This double objective, together with the loquacious nature of the pontiff, makes for writing that is not clearly structured; it lacks precision, succinctness, and clarity.
The Pope speaks of the Church as if up until now little has been done in the Church regarding the preaching of the Gospel or it has been done in an incomplete way. He complains about an easy, lethargic, and isolated attitude. These constant reprimands are embarrassing. One gets the impression that up until now little was done for the transmission of the Faith and the Gospel. These comments are accompanied with a constant reference to his own person. The personal pronoun “I” is used no less than 184 times, and we are not taking into account the use of “my,” “mine,” and “for me.”
The Pope then speaks of a sound pluralism. How can we reconcile such pluralism with the knowledge that the second person of the Holy Trinity came into this world in order to save it, with the Truth that Jesus Christ is the source of all graces and that in Him alone is there salvation?
In the next paragraph the Pope reaches a concrete conclusion: “We Christians should embrace with affection and respect Muslim immigrants to our countries in the same way that we hope and ask to be received and respected in countries of Islamic tradition.” This number closes with a scandalous false statement: “Faced with disconcerting episodes of violent fundamentalism, our respect for true followers of Islam should lead us to avoid hateful generalisations, for authentic Islam and the proper reading of the Koran are opposed to every form of violence”. Did the Holy Father ever read the Koran?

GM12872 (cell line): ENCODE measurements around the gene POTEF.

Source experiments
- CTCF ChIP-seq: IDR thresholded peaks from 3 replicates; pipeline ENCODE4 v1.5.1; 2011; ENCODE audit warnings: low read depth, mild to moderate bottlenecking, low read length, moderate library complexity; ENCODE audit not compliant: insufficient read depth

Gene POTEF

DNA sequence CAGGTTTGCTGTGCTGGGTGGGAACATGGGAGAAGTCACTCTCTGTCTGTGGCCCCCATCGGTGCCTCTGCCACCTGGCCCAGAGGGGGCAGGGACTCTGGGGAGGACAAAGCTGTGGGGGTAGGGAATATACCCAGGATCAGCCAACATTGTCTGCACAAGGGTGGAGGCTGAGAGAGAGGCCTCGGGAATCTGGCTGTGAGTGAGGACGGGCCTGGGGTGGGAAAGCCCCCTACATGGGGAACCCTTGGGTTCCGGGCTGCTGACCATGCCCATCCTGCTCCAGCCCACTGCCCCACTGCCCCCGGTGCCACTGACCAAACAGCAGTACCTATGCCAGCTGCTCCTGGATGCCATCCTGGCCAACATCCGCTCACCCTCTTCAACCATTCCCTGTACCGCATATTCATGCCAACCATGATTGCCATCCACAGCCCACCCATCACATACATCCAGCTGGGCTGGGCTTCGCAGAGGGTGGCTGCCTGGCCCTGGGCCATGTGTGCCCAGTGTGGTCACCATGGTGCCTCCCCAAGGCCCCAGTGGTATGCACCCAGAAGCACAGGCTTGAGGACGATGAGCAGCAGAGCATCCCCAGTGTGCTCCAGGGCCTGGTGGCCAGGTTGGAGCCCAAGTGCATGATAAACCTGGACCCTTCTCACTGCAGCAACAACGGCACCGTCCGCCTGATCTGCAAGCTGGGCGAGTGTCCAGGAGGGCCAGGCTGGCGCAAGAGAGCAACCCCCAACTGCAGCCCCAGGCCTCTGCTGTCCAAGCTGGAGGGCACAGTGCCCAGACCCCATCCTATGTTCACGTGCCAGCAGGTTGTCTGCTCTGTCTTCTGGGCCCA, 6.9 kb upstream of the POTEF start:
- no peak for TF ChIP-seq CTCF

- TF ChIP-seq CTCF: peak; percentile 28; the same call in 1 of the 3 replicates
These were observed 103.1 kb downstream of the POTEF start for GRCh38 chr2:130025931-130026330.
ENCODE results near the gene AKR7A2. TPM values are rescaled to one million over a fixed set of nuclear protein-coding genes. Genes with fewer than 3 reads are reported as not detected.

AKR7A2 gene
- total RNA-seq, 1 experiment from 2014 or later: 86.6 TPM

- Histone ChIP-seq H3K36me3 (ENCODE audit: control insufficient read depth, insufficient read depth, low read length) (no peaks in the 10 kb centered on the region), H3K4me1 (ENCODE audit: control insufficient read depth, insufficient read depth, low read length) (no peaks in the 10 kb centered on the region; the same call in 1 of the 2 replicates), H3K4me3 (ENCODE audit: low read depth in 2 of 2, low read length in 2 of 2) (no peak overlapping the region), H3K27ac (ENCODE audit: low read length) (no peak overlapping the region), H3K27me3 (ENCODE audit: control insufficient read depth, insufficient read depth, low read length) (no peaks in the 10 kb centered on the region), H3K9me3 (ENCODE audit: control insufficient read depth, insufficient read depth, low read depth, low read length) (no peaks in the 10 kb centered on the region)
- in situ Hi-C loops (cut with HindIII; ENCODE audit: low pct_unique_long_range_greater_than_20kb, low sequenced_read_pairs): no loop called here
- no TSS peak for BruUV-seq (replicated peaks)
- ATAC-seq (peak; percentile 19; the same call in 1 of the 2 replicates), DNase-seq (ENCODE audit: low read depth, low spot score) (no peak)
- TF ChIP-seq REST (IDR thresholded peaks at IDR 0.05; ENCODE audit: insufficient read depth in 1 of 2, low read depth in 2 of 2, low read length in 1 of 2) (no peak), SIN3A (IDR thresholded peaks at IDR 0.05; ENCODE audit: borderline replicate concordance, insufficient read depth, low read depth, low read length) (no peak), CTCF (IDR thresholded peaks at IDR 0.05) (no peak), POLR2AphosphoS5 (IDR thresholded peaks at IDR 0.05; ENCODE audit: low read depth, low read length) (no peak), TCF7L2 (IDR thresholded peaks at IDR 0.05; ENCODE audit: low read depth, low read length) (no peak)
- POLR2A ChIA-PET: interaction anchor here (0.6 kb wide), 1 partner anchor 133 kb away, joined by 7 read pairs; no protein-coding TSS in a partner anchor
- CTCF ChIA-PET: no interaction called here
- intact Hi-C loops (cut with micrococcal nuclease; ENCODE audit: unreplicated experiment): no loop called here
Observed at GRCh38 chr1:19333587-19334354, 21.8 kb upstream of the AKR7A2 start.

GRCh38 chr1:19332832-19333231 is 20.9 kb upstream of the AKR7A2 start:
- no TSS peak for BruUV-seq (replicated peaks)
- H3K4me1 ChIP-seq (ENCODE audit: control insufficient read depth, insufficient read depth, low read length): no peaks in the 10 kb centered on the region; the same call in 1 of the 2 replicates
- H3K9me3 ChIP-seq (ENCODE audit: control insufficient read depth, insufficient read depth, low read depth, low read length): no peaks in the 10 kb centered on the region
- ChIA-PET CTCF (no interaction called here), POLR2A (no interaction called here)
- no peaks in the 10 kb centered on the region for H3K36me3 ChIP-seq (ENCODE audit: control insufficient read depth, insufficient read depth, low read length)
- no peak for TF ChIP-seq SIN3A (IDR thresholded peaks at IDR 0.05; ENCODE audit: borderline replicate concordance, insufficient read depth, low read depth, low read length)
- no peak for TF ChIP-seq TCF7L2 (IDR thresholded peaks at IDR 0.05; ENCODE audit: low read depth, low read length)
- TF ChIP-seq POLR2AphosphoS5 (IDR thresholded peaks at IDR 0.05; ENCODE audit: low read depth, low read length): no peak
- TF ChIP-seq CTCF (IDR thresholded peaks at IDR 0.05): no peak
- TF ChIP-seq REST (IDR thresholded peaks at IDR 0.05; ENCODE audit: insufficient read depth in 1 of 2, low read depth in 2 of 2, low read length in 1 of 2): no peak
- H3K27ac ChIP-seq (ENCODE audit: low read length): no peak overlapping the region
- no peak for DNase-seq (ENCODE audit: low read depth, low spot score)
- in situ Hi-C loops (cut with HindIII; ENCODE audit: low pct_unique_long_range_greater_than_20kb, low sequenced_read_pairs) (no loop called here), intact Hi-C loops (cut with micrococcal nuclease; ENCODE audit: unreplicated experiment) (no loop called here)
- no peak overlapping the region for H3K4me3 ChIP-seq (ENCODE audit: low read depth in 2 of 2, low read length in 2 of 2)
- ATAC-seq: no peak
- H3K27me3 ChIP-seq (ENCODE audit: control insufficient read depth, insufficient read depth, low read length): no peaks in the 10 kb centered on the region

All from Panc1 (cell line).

Father Schmidberger concludes:
The papal document Evangelii Gaudium may, like dispersed seeds, contain some good aspects. As a whole, however, the document is nothing but a development of the Second Vatican Council in its most unacceptable statements. We cannot find in it any “new paths for the Church’s journey in years to come” (#1), but another fatal step towards the downfall of the Church, the decomposition of its doctrine, the breakdown of its structure, and even the extinction of its missionary spirit which ironically is evoked over and over again. In this way Evangelii gaudium becomes the Dolor Fidelium, a source of grief and pain for the faithful.
As an outsider looking in on the Catholic Church, my sense is that it is becoming “mainline Protestant” at the top, which is what it probably has been for some time at the bottom in the West. As the history of the Church in Quebec and other areas shows, this type of doctrinal drift can eviscerate the numbers of people who hold onto the faith in short order. It will be fascinating to see the long-term impact of this Papacy on the health of the Catholic Church globally.